2. mikemonaco says:

    For a one-shot adventure, I think it’s totally appropriate for the GM to tell the players what the ‘plot’ is. Or even drop obvious cues about a mission etc.
    But having played in a few extended campaigns with a ‘plot’ that was predetermined by the GM, I found them to be awful. Just my opinion but I think the notion that ‘my campaign has a plot’ is the real spoiler, not whether the players know about it. Giving the players a train schedule doesn’t stop you game from being a railroad. I like actual player agency, though, not illusionism. If my players go off on a tangent I didn’t expect or ignore my carefully planned mission/encounter/adventure site, so be it.
    If you want to run a zombies game, cool. But if you have decided ahead of time it’s ‘going to be like a particular kind of movie’ or ‘the party has to decide to deal with the situation this way,’ maybe you are better off not playing an RPG. Write a story or screenplay.

    • Jack says:

      Generally I agree with you.

      I think having a “plot” for your RPG is a Bad Idea; I tried it for years myself before realizing that was the root of a lot of my problems. But what I’m talking about here is a softer kind of “this is the theme and setting I want,” rather than “and then you go and kill the Dark Lord.” It’s at the same level as saying “I want to play a Conan-style fantasy game” versus “I want to play a Star Trek-style exploration game.”

      I hate the apparently-pervasive notion of illusionism rampant in the hobby. The whole point of Role Playing for me is the ability to make choices, and finding (or even suspecting) that those choices were false or meaningless destroys my fun.

      • Jack says:

        To the point of “the party has to decide to deal with the situation this way,” I get your point, that’s generally a bad place to go. But there’s a big difference in theme and setting between a game where you barricade yourself in and try to survive (with zombies mostly as an incidental backdrop explaining why you’re barricaded), and one where you fight your way through the hordes trying to get to Safety (with zombies as an active and primary obstacle). It’s a Conan vs Star Trek kind of difference, and if you expect one and get the other you’re going to be disappointed.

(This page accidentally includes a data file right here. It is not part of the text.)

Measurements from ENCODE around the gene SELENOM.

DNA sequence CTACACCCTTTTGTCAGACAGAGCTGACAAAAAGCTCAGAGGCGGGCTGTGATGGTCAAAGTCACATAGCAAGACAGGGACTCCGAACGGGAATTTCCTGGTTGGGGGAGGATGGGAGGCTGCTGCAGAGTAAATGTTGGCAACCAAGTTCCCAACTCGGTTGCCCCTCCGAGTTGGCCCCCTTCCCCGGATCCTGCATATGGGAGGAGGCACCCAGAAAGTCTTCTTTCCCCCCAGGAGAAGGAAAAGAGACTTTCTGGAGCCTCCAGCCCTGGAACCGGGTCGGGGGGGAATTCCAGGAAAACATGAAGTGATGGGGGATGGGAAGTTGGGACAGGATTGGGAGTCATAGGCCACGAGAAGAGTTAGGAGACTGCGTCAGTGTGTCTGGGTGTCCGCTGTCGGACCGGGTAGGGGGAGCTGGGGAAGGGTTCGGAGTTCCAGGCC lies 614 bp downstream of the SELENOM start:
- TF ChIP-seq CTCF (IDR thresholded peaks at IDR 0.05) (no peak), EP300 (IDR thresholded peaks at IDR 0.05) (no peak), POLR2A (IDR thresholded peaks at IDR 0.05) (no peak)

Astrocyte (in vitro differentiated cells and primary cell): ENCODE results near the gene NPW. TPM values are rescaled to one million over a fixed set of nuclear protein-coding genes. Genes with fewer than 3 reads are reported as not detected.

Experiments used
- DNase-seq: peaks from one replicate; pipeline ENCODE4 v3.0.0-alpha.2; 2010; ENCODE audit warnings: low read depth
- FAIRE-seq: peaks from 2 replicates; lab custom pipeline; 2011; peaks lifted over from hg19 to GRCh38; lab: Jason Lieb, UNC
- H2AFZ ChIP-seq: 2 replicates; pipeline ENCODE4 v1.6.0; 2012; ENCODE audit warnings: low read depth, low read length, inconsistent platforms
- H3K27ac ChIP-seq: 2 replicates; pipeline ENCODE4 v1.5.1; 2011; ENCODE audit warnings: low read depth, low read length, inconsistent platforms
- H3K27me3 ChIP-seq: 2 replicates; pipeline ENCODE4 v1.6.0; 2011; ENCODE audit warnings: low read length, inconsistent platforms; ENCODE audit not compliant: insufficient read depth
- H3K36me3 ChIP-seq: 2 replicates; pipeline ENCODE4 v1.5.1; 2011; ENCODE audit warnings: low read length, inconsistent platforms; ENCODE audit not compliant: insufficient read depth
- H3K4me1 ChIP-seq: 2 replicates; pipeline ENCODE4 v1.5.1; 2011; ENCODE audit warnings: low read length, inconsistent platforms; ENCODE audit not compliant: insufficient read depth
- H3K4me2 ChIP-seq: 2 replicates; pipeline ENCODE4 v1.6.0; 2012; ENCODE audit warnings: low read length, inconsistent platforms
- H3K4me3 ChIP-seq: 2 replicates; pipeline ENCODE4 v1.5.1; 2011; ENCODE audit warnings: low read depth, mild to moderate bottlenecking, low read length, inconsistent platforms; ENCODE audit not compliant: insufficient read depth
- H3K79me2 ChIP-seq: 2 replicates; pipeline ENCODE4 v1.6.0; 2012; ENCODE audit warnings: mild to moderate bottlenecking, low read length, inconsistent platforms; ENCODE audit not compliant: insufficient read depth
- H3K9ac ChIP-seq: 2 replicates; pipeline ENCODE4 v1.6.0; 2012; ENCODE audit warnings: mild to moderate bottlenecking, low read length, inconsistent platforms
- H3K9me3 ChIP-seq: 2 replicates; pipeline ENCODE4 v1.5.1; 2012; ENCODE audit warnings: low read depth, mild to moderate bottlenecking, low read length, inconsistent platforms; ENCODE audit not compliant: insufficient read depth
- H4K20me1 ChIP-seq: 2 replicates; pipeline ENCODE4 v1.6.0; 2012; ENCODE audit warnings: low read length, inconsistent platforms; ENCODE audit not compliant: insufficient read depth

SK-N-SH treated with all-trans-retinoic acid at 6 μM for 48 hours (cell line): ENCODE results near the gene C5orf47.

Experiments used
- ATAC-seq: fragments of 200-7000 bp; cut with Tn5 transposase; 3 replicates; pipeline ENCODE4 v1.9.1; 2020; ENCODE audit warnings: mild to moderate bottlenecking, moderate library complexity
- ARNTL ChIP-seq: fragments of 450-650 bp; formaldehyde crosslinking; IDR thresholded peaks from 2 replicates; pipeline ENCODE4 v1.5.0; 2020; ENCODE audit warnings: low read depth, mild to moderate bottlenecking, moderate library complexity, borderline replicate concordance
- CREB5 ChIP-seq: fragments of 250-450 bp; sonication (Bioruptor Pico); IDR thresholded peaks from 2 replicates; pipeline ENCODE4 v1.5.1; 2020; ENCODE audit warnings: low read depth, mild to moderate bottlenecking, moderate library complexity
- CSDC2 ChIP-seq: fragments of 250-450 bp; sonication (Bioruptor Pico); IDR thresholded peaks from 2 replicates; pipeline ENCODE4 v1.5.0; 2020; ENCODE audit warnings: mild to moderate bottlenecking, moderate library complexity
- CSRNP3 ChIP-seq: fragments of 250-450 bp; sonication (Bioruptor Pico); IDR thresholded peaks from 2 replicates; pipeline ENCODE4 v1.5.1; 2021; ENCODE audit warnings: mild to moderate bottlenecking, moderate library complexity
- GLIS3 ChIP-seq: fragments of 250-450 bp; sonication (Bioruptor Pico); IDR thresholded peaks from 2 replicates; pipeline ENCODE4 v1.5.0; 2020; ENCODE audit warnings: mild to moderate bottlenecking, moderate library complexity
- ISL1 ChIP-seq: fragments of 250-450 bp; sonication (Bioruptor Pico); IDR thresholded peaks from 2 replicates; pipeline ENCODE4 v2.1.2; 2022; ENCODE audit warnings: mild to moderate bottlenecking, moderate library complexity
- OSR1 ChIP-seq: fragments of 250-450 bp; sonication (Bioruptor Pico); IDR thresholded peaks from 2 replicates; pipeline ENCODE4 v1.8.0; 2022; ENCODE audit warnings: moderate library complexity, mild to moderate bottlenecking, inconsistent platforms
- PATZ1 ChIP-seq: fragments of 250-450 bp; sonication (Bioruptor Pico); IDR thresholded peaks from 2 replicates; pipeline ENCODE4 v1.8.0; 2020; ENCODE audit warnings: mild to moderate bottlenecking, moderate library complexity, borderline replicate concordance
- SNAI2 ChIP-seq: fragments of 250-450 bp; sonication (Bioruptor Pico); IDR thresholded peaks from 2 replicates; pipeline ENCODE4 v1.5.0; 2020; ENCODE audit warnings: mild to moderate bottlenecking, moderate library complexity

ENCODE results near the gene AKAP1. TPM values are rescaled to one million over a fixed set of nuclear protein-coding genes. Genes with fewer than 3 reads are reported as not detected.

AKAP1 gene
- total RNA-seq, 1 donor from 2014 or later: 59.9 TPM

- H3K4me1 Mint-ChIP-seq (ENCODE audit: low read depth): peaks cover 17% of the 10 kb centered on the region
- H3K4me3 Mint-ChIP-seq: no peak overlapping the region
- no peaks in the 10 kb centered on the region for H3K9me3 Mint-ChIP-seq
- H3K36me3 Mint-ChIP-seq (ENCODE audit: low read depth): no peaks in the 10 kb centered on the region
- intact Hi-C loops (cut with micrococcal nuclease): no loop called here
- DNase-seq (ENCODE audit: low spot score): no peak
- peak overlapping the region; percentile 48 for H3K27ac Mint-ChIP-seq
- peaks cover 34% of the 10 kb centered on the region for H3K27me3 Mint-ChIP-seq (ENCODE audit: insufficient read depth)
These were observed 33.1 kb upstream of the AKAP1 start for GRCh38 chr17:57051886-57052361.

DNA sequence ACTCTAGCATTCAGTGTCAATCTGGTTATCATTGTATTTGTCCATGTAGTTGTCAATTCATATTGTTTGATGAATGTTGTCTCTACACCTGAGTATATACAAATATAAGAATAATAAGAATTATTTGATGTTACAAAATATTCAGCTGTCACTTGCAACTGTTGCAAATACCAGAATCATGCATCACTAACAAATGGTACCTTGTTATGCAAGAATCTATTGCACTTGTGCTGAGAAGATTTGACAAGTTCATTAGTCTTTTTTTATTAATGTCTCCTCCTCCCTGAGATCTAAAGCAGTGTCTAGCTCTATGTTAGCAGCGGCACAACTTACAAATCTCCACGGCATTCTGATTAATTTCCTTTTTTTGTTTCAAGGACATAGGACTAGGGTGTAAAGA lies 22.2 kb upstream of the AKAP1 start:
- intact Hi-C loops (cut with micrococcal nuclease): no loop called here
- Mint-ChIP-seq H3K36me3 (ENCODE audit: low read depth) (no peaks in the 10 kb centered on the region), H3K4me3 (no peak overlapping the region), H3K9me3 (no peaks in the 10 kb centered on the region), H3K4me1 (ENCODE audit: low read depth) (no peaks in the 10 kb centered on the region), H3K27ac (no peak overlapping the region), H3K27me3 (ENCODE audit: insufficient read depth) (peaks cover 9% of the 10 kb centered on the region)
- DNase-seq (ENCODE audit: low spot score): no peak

I guess you could argue that the GM should just set it up so that trying to leave the barricade always results in death, but now we really are back to illusionism — you can’t REALLY choose to escape, rather than setting up beforehand that escape isn’t really the point.

        • casewerk says:

          I think that every game, either campaign or one-shot, should start off with players and GMs discussing their goals and expectations. The GM should point out some of what they’re looking for and thinking about (not The Plot, of course, as you say), and the players should also make it pretty clear what they’re looking for. If what the GM is looking for is an immersive political game and the players want nothing more than a dungeon crawl with lots of stabbing and looting (exaggerated for effect, but perhaps only slightly), and neither is aware of the divergent goals, then the game will end up being unsatisfying for everybody.

  3. San says:

    (I’m not saying anything new here, but…) I think it’s perfectly acceptable for the GM and PCs to agree on some restricted formal constraints in the game. If I were GMing this kind of set-up, I might say, “okay, I’m gonna spend X hours prepping stuff for one area, so just try to stick to it and I’ll do my best to make it fun.” And then I’d welcome some claims from them too, like “we want to be able to make our own weapons, so you should come up with a list of random junk around the apartment complex.”

    • Jack says:

      Yes, it should definitely be a two-way street. If there’s something the Players want to do they should definitely let their GM know up front so he can see if there’s a way to work it in. Everyone comes to the table looking to have fun; pretending like we shouldn’t talk about what we find fun is silly.